Objectives: Cannabinoids have gained popularity recently with special emphasis on their use for chronic pain. Although NICE guidelines advise against their usage for management of chronic pain, almost all rheumatologists encounter a few patients in their daily practice who either use them or are curious about them. We reviewed the mechanism of action of cannabinoids, current knowledge about their role in rheumatology and potential drug interactions with common drugs used in Rheumatology. We attempted to answer the question "If cannabinoids are friend, foe or just a mere bystander?" Methods: We adhered to a search strategy for writing narrative reviews as per available guidelines. We searched PubMed with the search terms "Cannabinoids", "Rheumatology" and "Chronic pain" for published articles and retrieved 613 articles. The abstracts and titles of these articles were screened to identify relevant studies focusing on mechanism of actions, adverse effects and drug interactions. We also availed the services of a musculoskeletal librarian. Results: Despite the NHS guidelines against the usage of cannabinoids and associated significant stigma, cannabinoids are increasingly used for the management of pain in rheumatology without prescription. Cannabinoids act through two major receptors CB1 and CB2, which are important modulators of the stress response with potential analgesic effects. Their role in various rheumatological diseases including Rheumatoid arthritis, Osteoarthritis and Fibromyalgia have been explored with some benefits. However, in addition to the adverse effects, cannabinoids also have some potential interactions with common drugs used in rheumatology, which many users are unaware of. Conclusion: While the current studies and patient reported outcomes suggest cannabinoids to be a "friend" of rheumatology, their adverse events and drug interactions prove to be a "Foe". We were unable to arrive at a definite answer for our question posed, however on the balance of probabilities we can conclude cannabinoids to be a "foe". Under these circumstances, a disease and drug focussed research is need of the hour to answer the unresolved question.
  • An update on the considerations for patients with rheumatic disease being treated with rituximab during the COVID-19 pandemic and the potential drug treatment strategies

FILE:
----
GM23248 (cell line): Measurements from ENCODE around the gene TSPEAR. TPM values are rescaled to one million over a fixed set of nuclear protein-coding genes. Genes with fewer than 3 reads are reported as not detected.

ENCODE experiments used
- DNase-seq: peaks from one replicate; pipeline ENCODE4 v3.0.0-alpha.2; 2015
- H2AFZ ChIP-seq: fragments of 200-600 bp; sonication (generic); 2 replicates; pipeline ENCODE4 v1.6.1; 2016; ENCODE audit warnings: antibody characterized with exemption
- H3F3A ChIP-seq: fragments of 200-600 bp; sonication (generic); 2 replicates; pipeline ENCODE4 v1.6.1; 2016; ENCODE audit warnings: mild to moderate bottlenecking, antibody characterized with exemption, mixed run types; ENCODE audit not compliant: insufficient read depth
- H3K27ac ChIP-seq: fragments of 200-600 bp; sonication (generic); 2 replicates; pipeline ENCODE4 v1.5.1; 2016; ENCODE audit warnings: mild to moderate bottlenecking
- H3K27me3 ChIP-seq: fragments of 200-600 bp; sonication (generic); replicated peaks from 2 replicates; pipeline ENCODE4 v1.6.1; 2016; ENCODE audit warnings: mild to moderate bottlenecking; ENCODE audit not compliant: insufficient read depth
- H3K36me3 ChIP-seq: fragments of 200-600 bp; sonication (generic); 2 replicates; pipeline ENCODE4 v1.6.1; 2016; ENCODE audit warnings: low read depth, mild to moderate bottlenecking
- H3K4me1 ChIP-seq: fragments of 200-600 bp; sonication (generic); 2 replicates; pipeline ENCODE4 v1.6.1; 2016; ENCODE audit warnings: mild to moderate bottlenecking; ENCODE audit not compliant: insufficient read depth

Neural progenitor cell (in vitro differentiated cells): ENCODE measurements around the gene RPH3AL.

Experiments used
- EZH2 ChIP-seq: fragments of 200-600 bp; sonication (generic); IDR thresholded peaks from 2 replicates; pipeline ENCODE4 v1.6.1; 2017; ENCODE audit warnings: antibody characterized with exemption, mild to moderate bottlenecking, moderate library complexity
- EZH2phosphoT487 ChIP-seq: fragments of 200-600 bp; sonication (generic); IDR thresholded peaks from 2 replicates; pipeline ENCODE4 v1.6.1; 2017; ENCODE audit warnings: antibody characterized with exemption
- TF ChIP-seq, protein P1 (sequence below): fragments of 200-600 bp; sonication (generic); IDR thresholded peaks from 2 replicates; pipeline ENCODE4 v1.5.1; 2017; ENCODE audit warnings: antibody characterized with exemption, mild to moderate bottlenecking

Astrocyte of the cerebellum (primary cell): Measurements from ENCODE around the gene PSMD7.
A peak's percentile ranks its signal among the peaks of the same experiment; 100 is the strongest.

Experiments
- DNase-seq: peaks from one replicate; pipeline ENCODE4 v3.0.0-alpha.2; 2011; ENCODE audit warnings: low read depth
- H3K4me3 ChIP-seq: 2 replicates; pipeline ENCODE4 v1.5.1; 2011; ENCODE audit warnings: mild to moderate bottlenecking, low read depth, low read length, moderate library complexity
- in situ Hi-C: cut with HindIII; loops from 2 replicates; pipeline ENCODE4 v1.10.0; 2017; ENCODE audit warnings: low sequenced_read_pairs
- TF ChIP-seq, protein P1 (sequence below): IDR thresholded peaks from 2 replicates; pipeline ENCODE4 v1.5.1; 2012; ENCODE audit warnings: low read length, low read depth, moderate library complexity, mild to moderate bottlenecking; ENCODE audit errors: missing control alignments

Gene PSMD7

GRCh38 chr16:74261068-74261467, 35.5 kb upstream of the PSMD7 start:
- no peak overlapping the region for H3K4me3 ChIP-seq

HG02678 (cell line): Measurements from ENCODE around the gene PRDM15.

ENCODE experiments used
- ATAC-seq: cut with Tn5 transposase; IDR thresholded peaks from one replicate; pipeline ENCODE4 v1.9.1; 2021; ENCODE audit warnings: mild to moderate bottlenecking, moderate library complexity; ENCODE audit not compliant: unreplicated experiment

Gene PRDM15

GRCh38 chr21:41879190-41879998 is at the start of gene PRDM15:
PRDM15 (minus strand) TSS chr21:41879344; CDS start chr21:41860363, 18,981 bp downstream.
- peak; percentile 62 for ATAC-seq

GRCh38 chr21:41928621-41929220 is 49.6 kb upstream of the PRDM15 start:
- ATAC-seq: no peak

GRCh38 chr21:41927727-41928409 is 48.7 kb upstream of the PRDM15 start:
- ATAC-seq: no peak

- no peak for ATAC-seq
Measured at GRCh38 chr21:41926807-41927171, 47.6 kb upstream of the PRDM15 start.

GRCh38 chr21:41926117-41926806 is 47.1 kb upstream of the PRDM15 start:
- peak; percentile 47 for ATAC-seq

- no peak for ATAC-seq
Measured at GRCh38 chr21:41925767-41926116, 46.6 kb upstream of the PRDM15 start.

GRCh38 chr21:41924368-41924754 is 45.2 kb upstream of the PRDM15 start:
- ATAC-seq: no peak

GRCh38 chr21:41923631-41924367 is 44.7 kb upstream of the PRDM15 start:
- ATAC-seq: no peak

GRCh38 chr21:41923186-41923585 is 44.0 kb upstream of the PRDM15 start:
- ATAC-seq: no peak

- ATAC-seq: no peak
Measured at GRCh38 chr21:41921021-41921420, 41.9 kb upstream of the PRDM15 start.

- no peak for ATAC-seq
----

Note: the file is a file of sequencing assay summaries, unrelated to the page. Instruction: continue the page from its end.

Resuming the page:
Moorthy, Arumugam
    Introduction: Over the last two decades, rituximab has become an increasingly popular drug in the treatment of a wide range of rheumatic diseases. However, with the advent of the COVID-19 pandemic, clinicians face challenges in weighing risk against benefit in its use. Areas covered: A review of existing data was performed to examine the relationship between rituximab use, morbidity and mortality from COVID-19, and vaccine efficacy in patients with rheumatic diseases, aiming to guide clinicians in continued use of the medication and consider the direction of future research. A literature review was performed through a search of the PubMed database, using the terms ((SARS-CoV-2) OR (COVID-19)) AND (rituximab) AND (rheumatic), which generated an initial 55 results, with relevant articles then selected for inclusion. Expert opinion: In order to safeguard patients with an ongoing need for rituximab therapy, vaccination remains the primary concern. A target of performing booster doses 6 months after last rituximab dose is a reasonable estimate, which may be made more precise by use of B cell counts, although primary immunization should not be delayed. In those patients who remain seronegative, the use of newer antivirals and broadly neutralizing antibody infusions may help provide further safeguards.
  • Giant cell arteritis with normal inflammatory markers

    Habib, Mohammad Bilal; Riaz, Afifa (2022-07)
  • Healing of ExcisionAl wounds on Lower legs by Secondary intention (HEALS) cohort study. Part 2: feasibility data from a multicentre prospective observational cohort study to inform a future randomized controlled trial

    Veitch, David (2022-10)